Pot Supporters Bang on Obama's Doors for Drug Reform

Change.gov, the Web site of President-elect Barack Obama's transition team, has now closed the Web page "Open for Questions."

After receiving nearly 100,000 total votes on more than 10,000 public policy issues, the most widely voted on question for Obama is:

"Will you consider legalizing marijuana so that the government can regulate it, tax it, put age limits on it, and create millions of new jobs and create a billion-dollar industry right here in the U.S.?"

(Equally impressive, 16 of the top 50 overall questions posed to the new administration  pertained to drug-law reform. Now do we have your attention?)

According to the Change.gov site, "Over the next few days, some of the most popular questions selected by the Change.gov community will be answered by the Transition team, and their responses will be posted here on the site."

So does this mean that the Obama will post a response to the public's outcry for tangible marijuana-law reform? Or will the incoming administration choose to remain silent on the one progressive issue that the American public, but not their elected official, is "buzzing" about?

Meanwhile, over at the Web site Change.org (which is not affiliated with the Obama administration), your votes (nearly 2,500 of them as of this morning) have made the question, "Should we legalize the medicinal and recreational use of marijuana?" the top-rated idea on the Web site!

According to the site, there will be a second round of voting (this first round ends on Dec. 31) in January to determine which top 10 ideas are presented to the Obama administration on Inauguration Day.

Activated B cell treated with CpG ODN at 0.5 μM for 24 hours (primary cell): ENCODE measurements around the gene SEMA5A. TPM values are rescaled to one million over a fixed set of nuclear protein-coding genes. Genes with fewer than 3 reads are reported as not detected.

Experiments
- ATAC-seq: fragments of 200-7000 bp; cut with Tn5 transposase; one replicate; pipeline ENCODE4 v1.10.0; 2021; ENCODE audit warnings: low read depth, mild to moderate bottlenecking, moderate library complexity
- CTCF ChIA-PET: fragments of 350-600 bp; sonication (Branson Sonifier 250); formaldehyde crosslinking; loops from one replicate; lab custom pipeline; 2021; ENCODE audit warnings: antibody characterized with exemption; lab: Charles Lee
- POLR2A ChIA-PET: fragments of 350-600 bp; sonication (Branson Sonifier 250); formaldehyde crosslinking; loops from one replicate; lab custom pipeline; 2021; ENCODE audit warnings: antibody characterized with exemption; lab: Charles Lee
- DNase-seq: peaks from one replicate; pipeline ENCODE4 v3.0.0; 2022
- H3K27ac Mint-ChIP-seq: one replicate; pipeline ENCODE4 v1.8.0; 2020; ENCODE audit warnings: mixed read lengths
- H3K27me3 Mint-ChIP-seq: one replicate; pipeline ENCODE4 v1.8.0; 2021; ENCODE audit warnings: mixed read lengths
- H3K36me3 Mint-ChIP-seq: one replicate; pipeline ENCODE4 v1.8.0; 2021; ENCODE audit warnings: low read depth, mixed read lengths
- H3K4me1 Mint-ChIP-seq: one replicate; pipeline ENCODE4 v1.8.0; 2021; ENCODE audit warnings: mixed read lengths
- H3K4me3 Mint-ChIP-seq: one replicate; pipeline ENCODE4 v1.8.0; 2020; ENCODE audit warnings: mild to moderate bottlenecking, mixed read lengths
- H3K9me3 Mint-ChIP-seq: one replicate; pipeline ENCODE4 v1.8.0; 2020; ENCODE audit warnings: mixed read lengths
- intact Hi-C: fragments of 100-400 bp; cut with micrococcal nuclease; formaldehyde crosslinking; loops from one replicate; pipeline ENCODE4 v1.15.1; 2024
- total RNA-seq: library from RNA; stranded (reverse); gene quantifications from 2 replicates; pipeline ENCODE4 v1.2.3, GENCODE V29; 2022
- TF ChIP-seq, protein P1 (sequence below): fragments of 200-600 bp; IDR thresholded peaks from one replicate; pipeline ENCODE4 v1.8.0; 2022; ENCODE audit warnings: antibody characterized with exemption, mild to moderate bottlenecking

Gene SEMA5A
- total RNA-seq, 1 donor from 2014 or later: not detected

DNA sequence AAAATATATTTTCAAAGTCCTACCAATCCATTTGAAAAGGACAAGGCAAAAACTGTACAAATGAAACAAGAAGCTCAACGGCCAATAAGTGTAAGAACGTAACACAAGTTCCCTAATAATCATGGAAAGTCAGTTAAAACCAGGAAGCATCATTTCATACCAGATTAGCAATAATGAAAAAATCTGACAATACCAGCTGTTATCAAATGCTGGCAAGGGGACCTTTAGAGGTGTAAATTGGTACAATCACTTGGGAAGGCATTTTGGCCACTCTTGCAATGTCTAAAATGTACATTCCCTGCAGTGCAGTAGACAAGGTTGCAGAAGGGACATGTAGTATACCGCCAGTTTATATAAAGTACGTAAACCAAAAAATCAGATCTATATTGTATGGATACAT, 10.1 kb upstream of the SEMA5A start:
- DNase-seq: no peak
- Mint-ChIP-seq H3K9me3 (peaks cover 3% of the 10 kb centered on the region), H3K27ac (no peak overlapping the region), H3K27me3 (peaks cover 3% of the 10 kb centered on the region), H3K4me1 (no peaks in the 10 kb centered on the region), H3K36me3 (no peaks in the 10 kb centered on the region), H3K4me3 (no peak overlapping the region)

Enjoy this piece?

… then let us make a small request. AlterNet’s journalists work tirelessly to counter the traditional corporate media narrative. We’re here seven days a week, 365 days a year. And we’re proud to say that we’ve been bringing you the real, unfiltered news for 20 years—longer than any other progressive news site on the Internet.

It’s through the generosity of our supporters that we’re able to share with you all the underreported news you need to know. Independent journalism is increasingly imperiled; ads alone can’t pay our bills. AlterNet counts on readers like you to support our coverage. Did you enjoy content from David Cay Johnston, Common Dreams, Raw Story and Robert Reich? Opinion from Salon and Jim Hightower? Analysis by The Conversation? Then join the hundreds of readers who have supported AlterNet this year.

Every reader contribution, whatever the amount, makes a tremendous difference. Help ensure AlterNet remains independent long into the future. Support progressive journalism with a one-time contribution to AlterNet, or click here to become a subscriber. Thank you. Click here to donate by check.